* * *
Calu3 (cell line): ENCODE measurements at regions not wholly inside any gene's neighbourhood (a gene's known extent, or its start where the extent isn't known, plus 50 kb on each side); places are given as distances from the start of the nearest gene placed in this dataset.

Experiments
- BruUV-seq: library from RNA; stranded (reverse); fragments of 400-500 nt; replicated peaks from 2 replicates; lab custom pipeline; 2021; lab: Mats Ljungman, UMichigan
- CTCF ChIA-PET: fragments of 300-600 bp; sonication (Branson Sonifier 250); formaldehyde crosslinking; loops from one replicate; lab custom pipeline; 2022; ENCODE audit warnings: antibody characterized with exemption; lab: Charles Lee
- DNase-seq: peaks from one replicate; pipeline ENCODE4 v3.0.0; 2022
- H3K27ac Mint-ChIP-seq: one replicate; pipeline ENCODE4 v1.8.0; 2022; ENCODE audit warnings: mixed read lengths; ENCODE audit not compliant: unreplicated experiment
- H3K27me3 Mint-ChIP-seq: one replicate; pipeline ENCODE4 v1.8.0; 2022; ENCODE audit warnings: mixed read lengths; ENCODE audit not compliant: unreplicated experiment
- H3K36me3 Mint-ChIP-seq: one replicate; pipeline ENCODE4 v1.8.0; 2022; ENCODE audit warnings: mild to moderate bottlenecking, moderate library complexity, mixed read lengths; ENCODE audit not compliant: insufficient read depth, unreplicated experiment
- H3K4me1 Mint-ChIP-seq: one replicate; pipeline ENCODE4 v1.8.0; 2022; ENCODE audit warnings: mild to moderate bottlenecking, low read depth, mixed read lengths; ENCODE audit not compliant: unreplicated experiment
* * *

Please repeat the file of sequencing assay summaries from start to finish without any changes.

Calu3 (cell line): ENCODE measurements at regions not wholly inside any gene's neighbourhood (a gene's known extent, or its start where the extent isn't known, plus 50 kb on each side); places are given as distances from the start of the nearest gene placed in this dataset.

Experiments
- BruUV-seq: library from RNA; stranded (reverse); fragments of 400-500 nt; replicated peaks from 2 replicates; lab custom pipeline; 2021; lab: Mats Ljungman, UMichigan
- CTCF ChIA-PET: fragments of 300-600 bp; sonication (Branson Sonifier 250); formaldehyde crosslinking; loops from one replicate; lab custom pipeline; 2022; ENCODE audit warnings: antibody characterized with exemption; lab: Charles Lee
- DNase-seq: peaks from one replicate; pipeline ENCODE4 v3.0.0; 2022
- H3K27ac Mint-ChIP-seq: one replicate; pipeline ENCODE4 v1.8.0; 2022; ENCODE audit warnings: mixed read lengths; ENCODE audit not compliant: unreplicated experiment
- H3K27me3 Mint-ChIP-seq: one replicate; pipeline ENCODE4 v1.8.0; 2022; ENCODE audit warnings: mixed read lengths; ENCODE audit not compliant: unreplicated experiment
- H3K36me3 Mint-ChIP-seq: one replicate; pipeline ENCODE4 v1.8.0; 2022; ENCODE audit warnings: mild to moderate bottlenecking, moderate library complexity, mixed read lengths; ENCODE audit not compliant: insufficient read depth, unreplicated experiment
- H3K4me1 Mint-ChIP-seq: one replicate; pipeline ENCODE4 v1.8.0; 2022; ENCODE audit warnings: mild to moderate bottlenecking, low read depth, mixed read lengths; ENCODE audit not compliant: unreplicated experiment